It is simpler to pick scriptures which we easily understand or agree with then those which are more complex or difficult to comprehend. However, as Pastors we are expected to be familiar with and convey the meaning of the Bible. Simply knowing scripture and verse or having a limited knowledge of their application would be giving the congregation an uninspired and meaningless experience of God’s presence and purpose. Seminarian Fred Craddock emphasizes in his book “Preaching”; “Similarly, speaking that “addresses” the hearer but does not have the content of faith is not preaching but empty intensity, hollow exhortation,”
No one can claim to have a concise and clear understanding of the entirety of God’s plans. For pastors to deliver a message of faith, we need to have a deeper understanding of the continuity of the entire Bible, the history of Christianity, the diversity of human culture past and present, and an awareness of God’s plan for humanity that is deeper than Christmas cards and Easter eggs. We need to be theologically knowledgeable so we may effectively convey the beauty and passion of God’s purpose with conviction and purpose.
I utilize the lectionary and draw on numerous sources for pre-written responsive prayers and readings. I rarely use them verbatim. Instead I edit them for my theme or current events in the church or community.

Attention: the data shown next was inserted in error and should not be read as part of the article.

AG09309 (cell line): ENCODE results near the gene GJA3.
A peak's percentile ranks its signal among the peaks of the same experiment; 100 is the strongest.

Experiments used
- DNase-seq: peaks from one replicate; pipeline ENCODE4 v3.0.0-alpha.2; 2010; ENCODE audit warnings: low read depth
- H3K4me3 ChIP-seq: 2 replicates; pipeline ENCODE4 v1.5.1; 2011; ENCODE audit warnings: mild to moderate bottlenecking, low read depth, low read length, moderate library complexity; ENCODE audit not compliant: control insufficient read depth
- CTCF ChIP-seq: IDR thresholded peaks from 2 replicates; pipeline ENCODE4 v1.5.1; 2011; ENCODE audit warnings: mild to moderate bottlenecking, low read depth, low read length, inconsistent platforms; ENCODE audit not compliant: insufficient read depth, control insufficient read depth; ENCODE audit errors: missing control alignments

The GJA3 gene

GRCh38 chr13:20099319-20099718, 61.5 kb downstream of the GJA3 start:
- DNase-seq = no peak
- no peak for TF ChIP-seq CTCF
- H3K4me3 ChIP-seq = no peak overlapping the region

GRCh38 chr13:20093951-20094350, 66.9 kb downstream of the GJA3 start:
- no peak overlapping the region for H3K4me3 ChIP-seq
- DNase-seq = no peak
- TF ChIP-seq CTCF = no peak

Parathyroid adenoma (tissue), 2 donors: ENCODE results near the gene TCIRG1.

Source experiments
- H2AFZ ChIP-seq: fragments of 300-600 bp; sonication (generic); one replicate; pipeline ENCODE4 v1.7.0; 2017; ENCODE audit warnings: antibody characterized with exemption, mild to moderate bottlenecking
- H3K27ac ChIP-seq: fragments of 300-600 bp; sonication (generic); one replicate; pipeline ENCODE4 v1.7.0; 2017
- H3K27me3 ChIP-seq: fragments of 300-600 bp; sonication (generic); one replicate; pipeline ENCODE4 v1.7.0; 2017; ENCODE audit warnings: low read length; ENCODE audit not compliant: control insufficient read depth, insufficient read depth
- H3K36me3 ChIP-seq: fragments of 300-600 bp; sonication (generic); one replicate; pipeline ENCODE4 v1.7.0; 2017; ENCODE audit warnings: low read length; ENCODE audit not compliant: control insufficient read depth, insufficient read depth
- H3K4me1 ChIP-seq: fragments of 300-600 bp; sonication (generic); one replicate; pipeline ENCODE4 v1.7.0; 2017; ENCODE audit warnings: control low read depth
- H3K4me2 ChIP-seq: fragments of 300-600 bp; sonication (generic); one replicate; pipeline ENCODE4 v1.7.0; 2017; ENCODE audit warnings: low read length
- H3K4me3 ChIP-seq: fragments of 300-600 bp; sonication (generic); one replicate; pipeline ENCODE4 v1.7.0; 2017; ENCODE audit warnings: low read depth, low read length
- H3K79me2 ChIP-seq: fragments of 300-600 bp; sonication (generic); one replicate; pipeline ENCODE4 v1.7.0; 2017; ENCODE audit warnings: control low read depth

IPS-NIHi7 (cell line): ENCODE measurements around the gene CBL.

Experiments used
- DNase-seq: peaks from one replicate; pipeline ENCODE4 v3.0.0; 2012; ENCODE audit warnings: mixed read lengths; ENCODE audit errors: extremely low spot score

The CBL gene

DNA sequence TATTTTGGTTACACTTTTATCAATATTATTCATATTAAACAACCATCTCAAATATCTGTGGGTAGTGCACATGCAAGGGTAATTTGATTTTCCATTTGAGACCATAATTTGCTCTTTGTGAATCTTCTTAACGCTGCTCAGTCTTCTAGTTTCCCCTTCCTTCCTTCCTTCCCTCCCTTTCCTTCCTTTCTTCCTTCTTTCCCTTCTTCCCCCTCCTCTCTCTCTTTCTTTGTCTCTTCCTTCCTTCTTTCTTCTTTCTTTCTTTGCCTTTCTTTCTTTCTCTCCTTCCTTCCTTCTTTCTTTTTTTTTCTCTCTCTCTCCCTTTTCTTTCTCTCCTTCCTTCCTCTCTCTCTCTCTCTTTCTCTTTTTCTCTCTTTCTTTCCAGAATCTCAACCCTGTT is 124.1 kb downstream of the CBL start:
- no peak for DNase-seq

There are three Study Bibles I use: The New Interpreter’s Study Bible NRSV, The Wesley Study Bible, NRSV, The Nelson Study Bible, NKJV. The handiest book I have for finding scriptures based on themes is “Where to Find It in the Bible” by Ken Anderson. I also use the Harper Collins Bible Dictionary and “Who’s Who in The Bible” by Conway and Browning. Also, whatever book I’m currently reading will find its way into my sermons as well as what I learn at COS.
During my first season of Advent, a 12 year old girl was spending school break with her Grandma. She heard three of my weekly sermons and told her Grandma, “I like this pastor. His sermons are short!”
Lesson # 1; Brevity is a blessing. When I was a livestock consultant for a large feed company I had to make presentation at dealer meetings. The first lesson I learned at a speaking seminar was: No matter how good of a speaker you are, you will start to lose their attention after 20 minutes. So keep your speeches under 20 minutes or break it up with music and activities. (Have you ever noticed those long winded TV preachers have to break every 15 minutes for a commercial?)
I could have one person rpick out the scriptures, aother choose the hymns and another do the childrens message. All I have to do is show up and read a sermon which I downloaded online. All the elements for a service would be there: music, scripture, liturgy, children’s time and sermons. However there would be a disconnect between the elements of service, and my sermon would be, as Craddock declared,”empty intensity, hollow exhortation”